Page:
July 2019 2nd Edition

Life-saving drone takes flight

Lebohang Lebogo (29) is going to save lives by becoming the first pilot to fly a high-tech drone, that delivers blood, for the South African National Blood Service (SANBS) and the Western Cape Blood Service.

The TRON Unmanned Aerial Vehicle, that can fly a distance of 100km at 160km/h, can carry over two litres of life-saving blood to patients in rural areas.

Raised in Kagiso, Johannesburg, Lebogo joined the SANBS in 2008 as a temporary donor attendant. Apart from assisting those in need, she also has a passion for flying planes and is training for her pilot’s licence.

“I was employed last year as a technical support officer. My boss knew that I was doing aviation on the side, he asked me to join the drone task team and start training as the drone pilot,” said Lebogo.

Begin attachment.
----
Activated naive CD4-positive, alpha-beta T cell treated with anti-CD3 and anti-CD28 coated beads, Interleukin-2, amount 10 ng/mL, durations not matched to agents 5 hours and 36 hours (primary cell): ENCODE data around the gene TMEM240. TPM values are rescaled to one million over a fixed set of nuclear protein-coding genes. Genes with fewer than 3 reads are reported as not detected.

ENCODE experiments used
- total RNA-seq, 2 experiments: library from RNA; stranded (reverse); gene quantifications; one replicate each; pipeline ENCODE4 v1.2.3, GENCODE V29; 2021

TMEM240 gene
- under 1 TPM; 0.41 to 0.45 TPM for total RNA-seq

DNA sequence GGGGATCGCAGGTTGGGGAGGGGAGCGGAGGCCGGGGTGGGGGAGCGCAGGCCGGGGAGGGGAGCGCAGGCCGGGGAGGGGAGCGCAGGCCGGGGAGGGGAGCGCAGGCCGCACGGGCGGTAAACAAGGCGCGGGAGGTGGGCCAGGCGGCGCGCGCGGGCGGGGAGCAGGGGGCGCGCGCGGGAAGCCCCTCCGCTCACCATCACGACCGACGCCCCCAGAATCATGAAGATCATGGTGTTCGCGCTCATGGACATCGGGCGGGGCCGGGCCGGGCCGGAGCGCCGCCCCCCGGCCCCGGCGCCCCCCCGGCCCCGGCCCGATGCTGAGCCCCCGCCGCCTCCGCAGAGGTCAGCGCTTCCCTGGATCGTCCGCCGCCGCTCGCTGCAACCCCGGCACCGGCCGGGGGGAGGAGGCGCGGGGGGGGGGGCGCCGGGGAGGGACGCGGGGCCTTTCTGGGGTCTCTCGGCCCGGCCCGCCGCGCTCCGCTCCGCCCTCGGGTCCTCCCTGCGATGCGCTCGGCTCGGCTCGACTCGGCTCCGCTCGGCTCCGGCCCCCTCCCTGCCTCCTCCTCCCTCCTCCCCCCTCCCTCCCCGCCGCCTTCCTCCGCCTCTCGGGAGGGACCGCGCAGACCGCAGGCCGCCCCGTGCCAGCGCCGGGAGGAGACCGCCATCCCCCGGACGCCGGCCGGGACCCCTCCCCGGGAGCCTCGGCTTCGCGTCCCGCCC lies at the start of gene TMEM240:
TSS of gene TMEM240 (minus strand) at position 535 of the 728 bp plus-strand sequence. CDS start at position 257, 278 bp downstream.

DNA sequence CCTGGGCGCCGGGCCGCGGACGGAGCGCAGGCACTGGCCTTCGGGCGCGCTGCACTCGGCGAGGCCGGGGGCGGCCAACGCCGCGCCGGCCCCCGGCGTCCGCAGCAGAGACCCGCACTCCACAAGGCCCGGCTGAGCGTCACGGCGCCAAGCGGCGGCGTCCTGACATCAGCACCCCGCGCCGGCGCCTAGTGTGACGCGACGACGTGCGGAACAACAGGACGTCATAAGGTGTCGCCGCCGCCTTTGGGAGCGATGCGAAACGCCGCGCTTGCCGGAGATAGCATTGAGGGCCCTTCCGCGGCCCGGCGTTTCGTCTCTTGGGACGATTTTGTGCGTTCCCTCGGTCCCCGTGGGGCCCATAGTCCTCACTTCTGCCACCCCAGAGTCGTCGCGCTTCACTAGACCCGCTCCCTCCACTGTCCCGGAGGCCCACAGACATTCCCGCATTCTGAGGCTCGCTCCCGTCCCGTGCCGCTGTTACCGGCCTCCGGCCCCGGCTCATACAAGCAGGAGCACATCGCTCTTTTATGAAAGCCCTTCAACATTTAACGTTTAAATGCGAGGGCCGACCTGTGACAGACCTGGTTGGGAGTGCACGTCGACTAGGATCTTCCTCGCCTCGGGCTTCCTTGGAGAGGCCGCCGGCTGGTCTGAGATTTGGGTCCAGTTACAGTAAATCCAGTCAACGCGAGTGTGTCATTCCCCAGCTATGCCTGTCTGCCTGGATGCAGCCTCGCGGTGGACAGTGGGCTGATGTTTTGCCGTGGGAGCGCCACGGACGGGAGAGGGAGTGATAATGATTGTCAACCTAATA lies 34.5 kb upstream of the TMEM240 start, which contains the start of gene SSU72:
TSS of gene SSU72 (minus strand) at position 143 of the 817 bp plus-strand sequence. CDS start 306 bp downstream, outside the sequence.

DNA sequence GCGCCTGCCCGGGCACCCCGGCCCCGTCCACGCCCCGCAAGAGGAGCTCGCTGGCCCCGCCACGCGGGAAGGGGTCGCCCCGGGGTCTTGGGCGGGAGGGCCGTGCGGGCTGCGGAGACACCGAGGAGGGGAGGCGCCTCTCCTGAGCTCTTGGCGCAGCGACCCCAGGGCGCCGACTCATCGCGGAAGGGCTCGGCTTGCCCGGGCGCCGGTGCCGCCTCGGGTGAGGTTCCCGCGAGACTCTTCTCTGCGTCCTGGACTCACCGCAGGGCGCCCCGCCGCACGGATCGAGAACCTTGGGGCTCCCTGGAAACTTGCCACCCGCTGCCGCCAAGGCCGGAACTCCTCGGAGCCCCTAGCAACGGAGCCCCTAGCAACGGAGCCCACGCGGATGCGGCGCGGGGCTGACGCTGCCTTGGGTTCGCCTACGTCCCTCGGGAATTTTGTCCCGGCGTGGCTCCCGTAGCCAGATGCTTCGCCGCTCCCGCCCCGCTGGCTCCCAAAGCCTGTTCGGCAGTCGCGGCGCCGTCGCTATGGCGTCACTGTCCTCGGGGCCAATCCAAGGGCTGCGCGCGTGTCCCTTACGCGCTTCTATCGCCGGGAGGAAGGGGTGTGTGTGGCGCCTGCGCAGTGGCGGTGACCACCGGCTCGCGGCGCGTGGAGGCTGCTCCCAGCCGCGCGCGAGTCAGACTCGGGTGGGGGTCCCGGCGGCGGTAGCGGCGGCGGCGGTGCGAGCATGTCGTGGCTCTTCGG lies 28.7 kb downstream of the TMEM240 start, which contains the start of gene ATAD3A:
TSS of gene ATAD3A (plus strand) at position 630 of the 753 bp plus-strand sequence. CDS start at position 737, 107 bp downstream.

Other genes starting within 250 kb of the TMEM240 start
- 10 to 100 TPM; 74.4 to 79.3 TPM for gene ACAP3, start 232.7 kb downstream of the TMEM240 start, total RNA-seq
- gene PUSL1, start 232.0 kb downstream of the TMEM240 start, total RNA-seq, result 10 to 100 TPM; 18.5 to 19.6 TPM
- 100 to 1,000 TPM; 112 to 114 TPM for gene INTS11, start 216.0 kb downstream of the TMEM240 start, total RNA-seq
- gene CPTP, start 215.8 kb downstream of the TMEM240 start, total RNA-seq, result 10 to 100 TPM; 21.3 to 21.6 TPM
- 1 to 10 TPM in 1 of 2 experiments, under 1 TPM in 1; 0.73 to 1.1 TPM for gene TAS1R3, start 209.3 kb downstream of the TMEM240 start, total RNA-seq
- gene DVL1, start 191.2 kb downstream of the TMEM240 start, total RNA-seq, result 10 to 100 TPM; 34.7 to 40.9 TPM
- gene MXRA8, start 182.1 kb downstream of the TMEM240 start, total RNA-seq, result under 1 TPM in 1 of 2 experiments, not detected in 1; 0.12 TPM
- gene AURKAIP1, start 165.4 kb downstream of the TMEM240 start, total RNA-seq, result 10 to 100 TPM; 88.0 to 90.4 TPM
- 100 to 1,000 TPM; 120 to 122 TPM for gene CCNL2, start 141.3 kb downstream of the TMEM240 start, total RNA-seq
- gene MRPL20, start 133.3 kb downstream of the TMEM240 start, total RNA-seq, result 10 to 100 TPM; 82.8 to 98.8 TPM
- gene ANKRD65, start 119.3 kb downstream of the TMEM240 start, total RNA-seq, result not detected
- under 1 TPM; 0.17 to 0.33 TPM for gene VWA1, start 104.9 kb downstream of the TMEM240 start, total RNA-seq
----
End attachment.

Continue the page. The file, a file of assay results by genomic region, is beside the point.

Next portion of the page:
“It has been exciting, but overwhelming too. I didn’t grow up playing with anything remote controlled. When I’m flying an aeroplane and need to turn right, I just turn the steering wheel right. With the drone, the controls are very different. But I’ve enjoyed it and got the hang of it in the end!”

The drone is still being tested and the SANBS is getting the proper licences from the Civil Aviation Authority.

“Because I have experience at blood banks, I have seen how urgent the need for blood is. Doctors come in panicking and looking for blood because people’s lives need to be saved in emergencies. So, when I’m flying the drone, I know that the blood will be able to reach people much faster,” she said.

“We believe that this is an innovative step in the history of blood transfusion. SANBS is determined to improve rapid access to life-saving blood products in rural areas through the use of drone technology,” said Dr Jonathan Louw, the CEO of the SANBS.

“Our concept is globally unique in that we will provide two-way logistics. Patients can receive emergency O negative blood from one of our blood banks via the drone. The same drone can then take that patient’s blood sample to the blood bank for cross-matching and then safely and rapidly deliver compatible blood back to the patient,” he added.

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